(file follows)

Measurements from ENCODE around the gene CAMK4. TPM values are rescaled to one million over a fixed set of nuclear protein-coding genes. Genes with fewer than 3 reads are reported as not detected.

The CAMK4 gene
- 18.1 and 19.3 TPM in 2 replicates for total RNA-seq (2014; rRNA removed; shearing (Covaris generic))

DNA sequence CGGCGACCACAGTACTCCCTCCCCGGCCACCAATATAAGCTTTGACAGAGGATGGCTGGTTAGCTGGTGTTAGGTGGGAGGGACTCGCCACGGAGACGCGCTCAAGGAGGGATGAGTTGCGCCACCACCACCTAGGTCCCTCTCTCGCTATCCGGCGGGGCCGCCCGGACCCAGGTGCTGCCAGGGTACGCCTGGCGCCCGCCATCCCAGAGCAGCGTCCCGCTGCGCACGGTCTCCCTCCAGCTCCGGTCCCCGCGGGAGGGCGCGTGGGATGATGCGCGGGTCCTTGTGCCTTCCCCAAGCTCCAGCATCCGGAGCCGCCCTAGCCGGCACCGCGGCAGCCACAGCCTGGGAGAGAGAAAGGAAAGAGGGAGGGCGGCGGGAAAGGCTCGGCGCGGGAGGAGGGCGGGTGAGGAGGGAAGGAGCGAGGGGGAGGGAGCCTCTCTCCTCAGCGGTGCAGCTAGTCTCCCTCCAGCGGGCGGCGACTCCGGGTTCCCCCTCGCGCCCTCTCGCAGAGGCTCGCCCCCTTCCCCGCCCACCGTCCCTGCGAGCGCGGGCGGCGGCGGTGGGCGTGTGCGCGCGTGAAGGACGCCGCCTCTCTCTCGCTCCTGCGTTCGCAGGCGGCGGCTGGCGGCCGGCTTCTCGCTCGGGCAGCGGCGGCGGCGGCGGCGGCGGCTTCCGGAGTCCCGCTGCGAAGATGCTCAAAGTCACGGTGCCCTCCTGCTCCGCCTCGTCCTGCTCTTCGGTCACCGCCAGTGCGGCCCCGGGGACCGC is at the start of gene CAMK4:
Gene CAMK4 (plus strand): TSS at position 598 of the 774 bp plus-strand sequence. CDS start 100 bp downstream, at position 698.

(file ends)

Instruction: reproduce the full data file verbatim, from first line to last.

Measurements from ENCODE around the gene CAMK4. TPM values are rescaled to one million over a fixed set of nuclear protein-coding genes. Genes with fewer than 3 reads are reported as not detected.

The CAMK4 gene
- 18.1 and 19.3 TPM in 2 replicates for total RNA-seq (2014; rRNA removed; shearing (Covaris generic))

DNA sequence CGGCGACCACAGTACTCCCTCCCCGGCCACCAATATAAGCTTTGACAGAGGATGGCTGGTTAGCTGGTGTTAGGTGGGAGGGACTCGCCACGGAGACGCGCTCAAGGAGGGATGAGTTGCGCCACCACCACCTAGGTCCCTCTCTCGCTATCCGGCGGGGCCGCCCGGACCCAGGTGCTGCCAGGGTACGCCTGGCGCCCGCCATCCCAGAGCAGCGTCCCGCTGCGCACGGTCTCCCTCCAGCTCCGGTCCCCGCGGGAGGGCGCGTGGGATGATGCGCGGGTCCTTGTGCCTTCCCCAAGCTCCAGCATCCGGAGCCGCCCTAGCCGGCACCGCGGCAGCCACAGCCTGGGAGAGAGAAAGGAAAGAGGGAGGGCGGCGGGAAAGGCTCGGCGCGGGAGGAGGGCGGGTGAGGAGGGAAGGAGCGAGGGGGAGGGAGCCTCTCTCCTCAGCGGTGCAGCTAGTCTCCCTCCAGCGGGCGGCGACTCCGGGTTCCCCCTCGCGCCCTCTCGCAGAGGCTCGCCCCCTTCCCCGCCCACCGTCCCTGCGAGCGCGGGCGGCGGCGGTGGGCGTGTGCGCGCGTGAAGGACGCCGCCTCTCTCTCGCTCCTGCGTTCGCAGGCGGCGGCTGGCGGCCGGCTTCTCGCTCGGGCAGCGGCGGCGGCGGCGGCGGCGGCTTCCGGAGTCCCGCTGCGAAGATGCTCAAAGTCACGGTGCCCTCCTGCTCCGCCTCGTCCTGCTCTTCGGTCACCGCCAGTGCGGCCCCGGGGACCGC is at the start of gene CAMK4:
Gene CAMK4 (plus strand): TSS at position 598 of the 774 bp plus-strand sequence. CDS start 100 bp downstream, at position 698.